Rule-based modeling

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Rule-based modeling is a modeling approach that uses a set of rules that indirectly specifies a mathematical model. The rule-set can either be translated into a model such as Markov chains or differential equations, or be treated using tools that directly work on the rule-set in place of a translated model, as the latter is typically much bigger. Rule-based modeling is especially effective in cases where the rule-set is significantly simpler than the model it implies, meaning that the model is a repeated manifestation of a limited number of patterns. An important domain where this is often the case is biochemical models of living organisms. Groups of mutually corresponding substances are subject to mutually corresponding interactions.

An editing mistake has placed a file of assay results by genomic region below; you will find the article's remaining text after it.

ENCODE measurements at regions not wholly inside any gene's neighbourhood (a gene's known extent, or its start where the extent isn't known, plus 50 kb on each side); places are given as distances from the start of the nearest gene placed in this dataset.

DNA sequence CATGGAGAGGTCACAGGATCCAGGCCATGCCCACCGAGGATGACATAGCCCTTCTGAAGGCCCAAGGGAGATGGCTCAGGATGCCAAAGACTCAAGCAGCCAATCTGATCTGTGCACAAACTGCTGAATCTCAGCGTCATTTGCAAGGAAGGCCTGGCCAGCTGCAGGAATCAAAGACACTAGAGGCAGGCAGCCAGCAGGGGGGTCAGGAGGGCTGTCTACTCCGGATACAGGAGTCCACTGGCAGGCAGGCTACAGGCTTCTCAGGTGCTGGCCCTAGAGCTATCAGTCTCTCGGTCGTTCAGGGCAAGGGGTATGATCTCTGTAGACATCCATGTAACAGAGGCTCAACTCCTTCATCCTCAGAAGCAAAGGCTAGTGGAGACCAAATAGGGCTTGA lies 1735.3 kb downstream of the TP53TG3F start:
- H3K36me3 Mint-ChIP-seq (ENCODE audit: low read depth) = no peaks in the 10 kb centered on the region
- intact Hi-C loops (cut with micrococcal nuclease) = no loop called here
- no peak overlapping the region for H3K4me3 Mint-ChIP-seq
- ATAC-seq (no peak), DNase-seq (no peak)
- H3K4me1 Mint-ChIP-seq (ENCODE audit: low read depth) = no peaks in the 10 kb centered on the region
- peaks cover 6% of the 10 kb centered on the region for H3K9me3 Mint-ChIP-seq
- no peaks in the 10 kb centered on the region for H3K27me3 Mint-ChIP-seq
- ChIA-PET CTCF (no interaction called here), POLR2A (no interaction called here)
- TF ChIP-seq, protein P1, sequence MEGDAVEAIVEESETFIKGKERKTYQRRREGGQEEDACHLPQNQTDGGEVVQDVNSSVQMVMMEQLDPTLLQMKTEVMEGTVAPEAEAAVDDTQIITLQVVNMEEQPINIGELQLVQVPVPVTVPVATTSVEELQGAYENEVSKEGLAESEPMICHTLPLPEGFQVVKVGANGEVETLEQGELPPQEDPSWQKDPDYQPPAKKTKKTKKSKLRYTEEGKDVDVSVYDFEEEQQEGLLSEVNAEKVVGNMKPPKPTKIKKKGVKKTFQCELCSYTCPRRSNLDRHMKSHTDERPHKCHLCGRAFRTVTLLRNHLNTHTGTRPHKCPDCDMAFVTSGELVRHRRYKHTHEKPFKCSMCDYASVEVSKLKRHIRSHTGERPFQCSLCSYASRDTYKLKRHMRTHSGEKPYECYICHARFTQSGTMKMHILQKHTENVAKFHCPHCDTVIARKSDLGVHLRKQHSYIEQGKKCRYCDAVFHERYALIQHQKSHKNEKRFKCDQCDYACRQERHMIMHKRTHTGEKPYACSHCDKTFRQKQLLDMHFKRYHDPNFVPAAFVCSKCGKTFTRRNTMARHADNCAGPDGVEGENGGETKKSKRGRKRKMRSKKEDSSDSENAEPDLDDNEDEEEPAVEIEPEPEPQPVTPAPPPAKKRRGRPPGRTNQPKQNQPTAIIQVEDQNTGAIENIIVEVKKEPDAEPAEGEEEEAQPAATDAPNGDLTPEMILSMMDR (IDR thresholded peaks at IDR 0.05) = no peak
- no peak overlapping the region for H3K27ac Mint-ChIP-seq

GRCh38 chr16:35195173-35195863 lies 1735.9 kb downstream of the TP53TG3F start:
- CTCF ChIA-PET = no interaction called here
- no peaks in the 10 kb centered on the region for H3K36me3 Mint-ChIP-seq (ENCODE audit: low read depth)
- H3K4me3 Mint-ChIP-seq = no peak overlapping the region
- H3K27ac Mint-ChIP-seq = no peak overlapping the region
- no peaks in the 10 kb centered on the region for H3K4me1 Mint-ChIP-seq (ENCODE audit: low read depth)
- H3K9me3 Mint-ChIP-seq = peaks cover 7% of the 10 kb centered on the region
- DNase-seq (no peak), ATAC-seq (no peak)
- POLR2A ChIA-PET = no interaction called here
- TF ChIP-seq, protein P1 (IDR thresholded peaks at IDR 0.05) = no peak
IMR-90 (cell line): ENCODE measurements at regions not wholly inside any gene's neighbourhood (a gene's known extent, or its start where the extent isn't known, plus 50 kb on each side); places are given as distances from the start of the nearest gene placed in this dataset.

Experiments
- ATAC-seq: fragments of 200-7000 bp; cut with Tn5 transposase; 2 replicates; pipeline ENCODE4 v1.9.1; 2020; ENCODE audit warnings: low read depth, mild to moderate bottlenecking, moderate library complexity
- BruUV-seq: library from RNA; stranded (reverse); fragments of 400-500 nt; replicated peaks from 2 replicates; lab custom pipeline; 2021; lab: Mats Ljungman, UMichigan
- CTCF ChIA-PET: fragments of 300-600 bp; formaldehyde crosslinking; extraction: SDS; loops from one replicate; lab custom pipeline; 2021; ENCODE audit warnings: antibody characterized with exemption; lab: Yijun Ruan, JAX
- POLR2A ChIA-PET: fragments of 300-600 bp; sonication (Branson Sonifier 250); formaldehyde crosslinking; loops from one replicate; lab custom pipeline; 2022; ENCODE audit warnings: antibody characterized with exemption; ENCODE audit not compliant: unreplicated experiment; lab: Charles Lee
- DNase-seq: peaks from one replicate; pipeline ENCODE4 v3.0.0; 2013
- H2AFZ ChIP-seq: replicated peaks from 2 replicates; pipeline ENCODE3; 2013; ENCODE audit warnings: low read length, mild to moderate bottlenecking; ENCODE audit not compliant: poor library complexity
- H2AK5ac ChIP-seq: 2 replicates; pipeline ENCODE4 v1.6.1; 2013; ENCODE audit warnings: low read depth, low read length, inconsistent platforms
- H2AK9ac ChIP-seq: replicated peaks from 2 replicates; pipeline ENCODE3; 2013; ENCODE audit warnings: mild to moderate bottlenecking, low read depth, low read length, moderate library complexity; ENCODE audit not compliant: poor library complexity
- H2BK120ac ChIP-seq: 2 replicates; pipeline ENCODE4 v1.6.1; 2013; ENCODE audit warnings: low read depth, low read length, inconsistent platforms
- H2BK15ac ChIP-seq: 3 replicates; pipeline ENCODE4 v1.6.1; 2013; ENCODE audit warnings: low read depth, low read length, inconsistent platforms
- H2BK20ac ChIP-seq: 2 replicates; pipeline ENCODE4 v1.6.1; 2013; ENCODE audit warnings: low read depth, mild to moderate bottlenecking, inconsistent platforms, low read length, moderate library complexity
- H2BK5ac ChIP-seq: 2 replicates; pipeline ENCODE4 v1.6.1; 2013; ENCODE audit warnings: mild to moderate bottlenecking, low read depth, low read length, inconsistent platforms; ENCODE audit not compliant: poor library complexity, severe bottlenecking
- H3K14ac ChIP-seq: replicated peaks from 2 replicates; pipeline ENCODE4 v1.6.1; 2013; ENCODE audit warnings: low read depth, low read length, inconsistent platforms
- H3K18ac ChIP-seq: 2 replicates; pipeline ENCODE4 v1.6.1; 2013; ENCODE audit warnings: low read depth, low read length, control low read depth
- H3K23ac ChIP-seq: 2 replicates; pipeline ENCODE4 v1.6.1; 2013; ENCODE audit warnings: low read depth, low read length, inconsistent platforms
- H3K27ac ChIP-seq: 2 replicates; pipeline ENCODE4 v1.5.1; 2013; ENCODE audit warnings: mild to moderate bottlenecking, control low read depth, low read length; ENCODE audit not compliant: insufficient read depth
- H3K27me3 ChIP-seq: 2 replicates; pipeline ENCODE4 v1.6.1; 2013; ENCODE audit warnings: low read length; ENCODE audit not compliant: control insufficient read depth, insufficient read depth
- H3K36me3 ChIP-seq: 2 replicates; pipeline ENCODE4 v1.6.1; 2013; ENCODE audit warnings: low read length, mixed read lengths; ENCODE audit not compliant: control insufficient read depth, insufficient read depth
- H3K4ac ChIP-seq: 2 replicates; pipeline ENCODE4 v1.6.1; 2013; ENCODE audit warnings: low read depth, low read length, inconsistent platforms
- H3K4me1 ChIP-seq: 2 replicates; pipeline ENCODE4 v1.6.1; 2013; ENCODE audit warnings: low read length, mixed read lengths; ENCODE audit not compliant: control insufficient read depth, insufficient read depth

For biochemical systems[edit]

Early efforts to use rule-based modeling in simulation of biochemical systems include the stochastic simulation systems StochSim[1]

A widely used tool for rule-based modeling of biochemical networks is BioNetGen [2] It is released under the GNU GPL, version 3. BioNetGen includes a language to describe chemical substances, including the states they can assume and the bindings they can undergo. These rules can be used to create a reaction network model or to perform computer simulations directly on the rule set. The biochemical modeling framework Virtual Cell includes a BioNetGen interpreter.

A close alternative is the Kappa language.[3]

References[edit]

  1. ^ Morton-Firth CJ, Bray D (1998) Predicting temporal fluctuations in an intracellular signalling pathway. J Theor Biol. 1998 192(1):117-28.
  2. ^ BioNetGen
  3. ^ Kappa